PS If the spacing is wonky, it’s because it has been giving me grief. My preview looks okay now [except this PS which I can’t get separated… sigh…] but I think it lies.

 

 
6 Comments

Posted by on 11/09/2014 in links, poetry, writing

 

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Poetics Serendipity

8:39 a.m. — Atlanta

listening to the inner tics of the central air [I have not gotten around to turning on the music — too many tabs open]

Hi! Ready to stop for a few minutes and go wandering with me? I read an interesting comment in one of the Facebook poetry groups I inhabit. The writer commented that there is no need to read most of the ‘Ten Ways to…’ articles that come out, because they all say the same thing. I have two arguments against that comment. One is that they don’t all say it in the same way and as we all have different brains, one person’s way of saying something about poetry, or work habits, or life, is going to strike us more than someone else’s. Two, I don’t know about your brain, but mine files and forgets, so I never pass up an article that is going to remind me how to get through something because not only will it remind me of things I want to keep to the fore, but the writers might have something new to say.

1] Hence, the first place I am sending you, Overcome Procrastination With These Easy Strategies, by Gail Brenner, a psychologist and writer. Most of us procrastinate. We know it. We admit it. We look at tips to make us not procrastinate. But, I don’t think I have read an article that takes us to the roots of our procrastination. Brenner outlines three possible reasons why we put off writing and posits that once we know why, we can take care of overcoming the problem ourselves. As she says To say you’re procrastinating means that you’re living smack in the middle of the land of “should.” And when has a “should” ever served anyone? In essence, you’re saying, “I’m doing this right now, when I should be doing that.” You’re putting yourself down and rejecting this moment as not good enough.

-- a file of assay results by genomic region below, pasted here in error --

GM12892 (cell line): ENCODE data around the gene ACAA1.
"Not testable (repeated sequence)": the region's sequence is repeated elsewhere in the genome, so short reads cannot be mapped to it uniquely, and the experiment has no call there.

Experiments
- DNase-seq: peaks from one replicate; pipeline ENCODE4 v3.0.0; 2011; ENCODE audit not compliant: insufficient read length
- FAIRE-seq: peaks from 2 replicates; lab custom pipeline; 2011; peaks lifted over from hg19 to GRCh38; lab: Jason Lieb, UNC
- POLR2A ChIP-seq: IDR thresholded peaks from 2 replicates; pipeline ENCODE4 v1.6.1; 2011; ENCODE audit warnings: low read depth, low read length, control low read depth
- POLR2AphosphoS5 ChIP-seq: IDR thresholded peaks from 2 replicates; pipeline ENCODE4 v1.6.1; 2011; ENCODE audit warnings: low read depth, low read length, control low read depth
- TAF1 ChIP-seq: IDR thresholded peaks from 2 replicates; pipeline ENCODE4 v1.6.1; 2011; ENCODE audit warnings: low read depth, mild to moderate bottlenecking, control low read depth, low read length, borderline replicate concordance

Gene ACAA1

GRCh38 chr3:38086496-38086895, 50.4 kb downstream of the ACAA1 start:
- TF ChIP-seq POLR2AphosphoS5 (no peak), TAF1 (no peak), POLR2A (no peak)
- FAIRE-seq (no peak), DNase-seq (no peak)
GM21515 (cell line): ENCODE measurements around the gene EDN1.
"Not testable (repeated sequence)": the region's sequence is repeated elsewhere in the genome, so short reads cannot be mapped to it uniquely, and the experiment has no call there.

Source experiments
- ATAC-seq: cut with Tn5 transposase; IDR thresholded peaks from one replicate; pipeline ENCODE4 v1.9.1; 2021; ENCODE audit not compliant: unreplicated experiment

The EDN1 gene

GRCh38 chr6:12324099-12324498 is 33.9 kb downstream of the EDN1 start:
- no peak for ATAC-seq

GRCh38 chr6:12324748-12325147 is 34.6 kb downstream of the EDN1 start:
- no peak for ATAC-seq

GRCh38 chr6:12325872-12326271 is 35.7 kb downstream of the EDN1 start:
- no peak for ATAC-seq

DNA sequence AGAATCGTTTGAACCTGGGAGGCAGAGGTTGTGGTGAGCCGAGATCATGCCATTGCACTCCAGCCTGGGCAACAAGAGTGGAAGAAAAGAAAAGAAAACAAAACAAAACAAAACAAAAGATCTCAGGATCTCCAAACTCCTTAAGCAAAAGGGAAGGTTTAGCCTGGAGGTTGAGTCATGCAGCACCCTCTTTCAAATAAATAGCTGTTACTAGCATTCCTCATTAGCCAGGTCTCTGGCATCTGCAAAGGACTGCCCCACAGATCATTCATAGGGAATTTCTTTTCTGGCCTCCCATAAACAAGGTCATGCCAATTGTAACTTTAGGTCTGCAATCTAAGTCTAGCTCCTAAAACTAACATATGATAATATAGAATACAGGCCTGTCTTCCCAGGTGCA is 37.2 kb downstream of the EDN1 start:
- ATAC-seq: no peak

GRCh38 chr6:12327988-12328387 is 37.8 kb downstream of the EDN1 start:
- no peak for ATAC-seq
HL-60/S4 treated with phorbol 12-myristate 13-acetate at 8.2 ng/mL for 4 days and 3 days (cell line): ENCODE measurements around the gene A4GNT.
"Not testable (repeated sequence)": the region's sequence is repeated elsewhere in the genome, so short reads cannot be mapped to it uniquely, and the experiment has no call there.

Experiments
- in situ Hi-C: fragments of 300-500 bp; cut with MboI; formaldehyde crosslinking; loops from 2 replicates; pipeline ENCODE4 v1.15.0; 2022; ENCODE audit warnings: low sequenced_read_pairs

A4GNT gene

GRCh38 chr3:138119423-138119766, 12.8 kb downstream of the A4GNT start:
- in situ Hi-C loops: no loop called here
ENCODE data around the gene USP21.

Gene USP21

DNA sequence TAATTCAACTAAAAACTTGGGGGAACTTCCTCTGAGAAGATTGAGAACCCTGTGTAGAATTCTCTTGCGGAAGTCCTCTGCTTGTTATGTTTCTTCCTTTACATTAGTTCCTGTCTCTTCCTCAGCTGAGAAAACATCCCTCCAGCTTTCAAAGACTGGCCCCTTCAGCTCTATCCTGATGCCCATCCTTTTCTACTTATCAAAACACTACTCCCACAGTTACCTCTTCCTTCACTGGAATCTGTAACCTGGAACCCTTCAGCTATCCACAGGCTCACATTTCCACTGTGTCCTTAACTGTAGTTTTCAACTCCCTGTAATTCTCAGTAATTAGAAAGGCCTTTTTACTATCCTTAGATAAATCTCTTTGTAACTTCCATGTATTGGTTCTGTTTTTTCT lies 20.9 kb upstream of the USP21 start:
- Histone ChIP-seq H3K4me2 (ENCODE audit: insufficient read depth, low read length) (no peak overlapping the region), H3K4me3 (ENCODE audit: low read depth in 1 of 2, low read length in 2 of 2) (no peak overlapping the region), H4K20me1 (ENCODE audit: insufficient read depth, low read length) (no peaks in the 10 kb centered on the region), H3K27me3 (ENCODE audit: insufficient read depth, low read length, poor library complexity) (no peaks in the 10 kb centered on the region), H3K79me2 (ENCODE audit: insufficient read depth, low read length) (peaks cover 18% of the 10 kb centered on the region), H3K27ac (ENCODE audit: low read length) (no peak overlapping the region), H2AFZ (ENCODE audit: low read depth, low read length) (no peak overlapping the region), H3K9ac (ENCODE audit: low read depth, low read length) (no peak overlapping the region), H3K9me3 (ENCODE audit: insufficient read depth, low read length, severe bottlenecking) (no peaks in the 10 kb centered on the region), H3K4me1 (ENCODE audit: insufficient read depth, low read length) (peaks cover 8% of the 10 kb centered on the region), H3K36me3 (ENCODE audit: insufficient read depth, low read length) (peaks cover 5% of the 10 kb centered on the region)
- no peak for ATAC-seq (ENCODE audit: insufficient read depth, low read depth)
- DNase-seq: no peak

2] The second article appears on Carve Magazine‘s blog and is something that all of us who submit should read from time to time. It’s one of those ‘Oh, yeh’ articles. Mistakes Writers Make When Submitting to Literary Magazines, by Eva Langston, is thorough and even if some points seem obvious, my brain kept muttering ‘right, right…’. I’m guilty of a couple of the points, but if I don’t remind myself of that, chances are I won’t change my habits. Brain muttering: ‘must submit more and to online journals’.